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Re: Nutrient Deficiency

On Thu, 24 Jun 1999, Jennifer Glover wrote:

> I have observed what may be a potassium deficiency in my sword plants and I was
> wondering if someone could help me out with a verdict.

Elsewhere in this digest Mr. Purchase suggests that simply adding
potassium and waiting for a response is probably the best way to find out
whether the problem is a potassium deficiency.  I agree with him on that.

If it does turn out to be a potassium deficiency then there are a couple
differences between your plants' symptoms and those shown by my plants.

I have several plants that got over all or some of their possible
deficiency problems after I started adding potassium, and a few that
weren't in the tank at the time I treated that I believe probably were
damaged by the same deficiency.  In all cases, the distinctive holes
appeared in the middle of the leaves, not on the end or margins of the
leaves.  This was true for two crypt. species, hygrophilla corymbosa,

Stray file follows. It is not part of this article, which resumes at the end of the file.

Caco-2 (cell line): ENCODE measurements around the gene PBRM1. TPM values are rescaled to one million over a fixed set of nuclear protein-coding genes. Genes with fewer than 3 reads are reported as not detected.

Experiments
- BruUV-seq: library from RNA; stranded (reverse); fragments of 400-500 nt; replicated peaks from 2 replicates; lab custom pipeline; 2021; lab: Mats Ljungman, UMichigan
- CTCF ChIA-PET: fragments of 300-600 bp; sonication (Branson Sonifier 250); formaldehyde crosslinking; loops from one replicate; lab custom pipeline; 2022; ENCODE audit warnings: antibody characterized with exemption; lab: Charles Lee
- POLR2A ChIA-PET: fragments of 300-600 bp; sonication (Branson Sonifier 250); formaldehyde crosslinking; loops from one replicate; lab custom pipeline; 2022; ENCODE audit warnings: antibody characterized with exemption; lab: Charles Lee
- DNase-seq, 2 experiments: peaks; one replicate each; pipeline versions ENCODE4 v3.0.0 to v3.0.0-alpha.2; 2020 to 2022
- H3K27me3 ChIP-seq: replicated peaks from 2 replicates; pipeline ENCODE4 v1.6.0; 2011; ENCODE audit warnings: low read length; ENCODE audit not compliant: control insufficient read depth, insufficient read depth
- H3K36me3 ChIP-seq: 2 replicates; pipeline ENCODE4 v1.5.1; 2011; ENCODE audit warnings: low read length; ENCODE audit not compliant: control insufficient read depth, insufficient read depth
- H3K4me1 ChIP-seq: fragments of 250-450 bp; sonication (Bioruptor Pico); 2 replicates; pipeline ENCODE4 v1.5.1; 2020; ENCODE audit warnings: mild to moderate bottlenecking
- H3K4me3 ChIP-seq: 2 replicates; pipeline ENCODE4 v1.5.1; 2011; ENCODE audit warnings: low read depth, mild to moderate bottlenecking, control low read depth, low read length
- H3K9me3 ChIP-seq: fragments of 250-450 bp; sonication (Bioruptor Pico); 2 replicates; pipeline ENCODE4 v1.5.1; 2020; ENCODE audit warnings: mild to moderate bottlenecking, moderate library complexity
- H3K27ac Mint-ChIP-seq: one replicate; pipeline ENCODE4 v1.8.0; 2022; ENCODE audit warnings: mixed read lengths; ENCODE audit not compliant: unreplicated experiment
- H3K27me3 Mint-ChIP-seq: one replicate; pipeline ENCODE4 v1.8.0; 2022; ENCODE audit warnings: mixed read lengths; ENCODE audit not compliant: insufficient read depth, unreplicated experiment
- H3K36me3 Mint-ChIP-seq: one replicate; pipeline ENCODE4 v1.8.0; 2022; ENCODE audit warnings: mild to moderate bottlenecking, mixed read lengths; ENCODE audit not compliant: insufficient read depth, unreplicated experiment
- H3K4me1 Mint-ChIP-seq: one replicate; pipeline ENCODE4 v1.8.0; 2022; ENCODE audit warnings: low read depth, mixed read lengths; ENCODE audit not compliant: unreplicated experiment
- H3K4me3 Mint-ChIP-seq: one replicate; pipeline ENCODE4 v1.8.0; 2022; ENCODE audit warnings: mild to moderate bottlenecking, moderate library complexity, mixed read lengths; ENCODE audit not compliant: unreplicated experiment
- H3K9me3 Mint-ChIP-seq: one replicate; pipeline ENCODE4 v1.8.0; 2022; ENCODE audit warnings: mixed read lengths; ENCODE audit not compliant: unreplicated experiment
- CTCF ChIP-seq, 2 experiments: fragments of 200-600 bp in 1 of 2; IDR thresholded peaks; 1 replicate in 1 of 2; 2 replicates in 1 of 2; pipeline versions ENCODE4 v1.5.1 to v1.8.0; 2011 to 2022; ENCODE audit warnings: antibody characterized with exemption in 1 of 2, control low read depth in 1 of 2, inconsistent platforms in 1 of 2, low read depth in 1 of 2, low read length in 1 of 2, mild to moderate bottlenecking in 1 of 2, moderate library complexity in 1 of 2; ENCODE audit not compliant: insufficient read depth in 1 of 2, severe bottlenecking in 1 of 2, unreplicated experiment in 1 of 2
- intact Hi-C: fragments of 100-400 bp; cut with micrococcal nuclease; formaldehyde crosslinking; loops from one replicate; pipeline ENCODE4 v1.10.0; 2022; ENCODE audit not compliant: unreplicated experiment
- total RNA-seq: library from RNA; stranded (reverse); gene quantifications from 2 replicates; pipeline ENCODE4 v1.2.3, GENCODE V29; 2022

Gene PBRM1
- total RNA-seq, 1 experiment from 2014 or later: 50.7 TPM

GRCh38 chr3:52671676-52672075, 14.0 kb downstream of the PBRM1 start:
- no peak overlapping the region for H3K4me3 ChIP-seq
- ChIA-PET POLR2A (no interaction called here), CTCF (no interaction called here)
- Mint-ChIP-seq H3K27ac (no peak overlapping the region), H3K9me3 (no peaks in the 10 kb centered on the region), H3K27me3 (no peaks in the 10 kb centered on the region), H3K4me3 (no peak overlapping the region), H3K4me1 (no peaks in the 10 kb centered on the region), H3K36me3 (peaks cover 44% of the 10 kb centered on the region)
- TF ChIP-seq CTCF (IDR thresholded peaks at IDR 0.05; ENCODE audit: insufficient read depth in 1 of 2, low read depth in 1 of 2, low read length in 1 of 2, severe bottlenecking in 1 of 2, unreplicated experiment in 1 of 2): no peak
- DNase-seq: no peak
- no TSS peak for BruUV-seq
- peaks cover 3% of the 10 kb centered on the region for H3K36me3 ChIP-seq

barklaya longifolia, and probably anubia barteri var. nana and java fern.
No echinodorus.

Which brings me to the second difference.  I had two species of
echinodorus (amazonicus or bleheri and osiris) growing in the tank and
neither of them showed potassium deficiency while the other plants were
struggling to maintain growth.  This may mean that some other species that
you are growing (I'm thinking of the crypts and hygrophilla) are more
sensitive to potassium and should show potassium deficiency before the
echinodorus, or it could just mean that the echinodorus in my tank were
more sensitive to some other limiting factor, so potassium problems never

As an alternative to potassium deficiency, do you think the damage might
be caused by your pleco rasping the leaves?

Roger Miller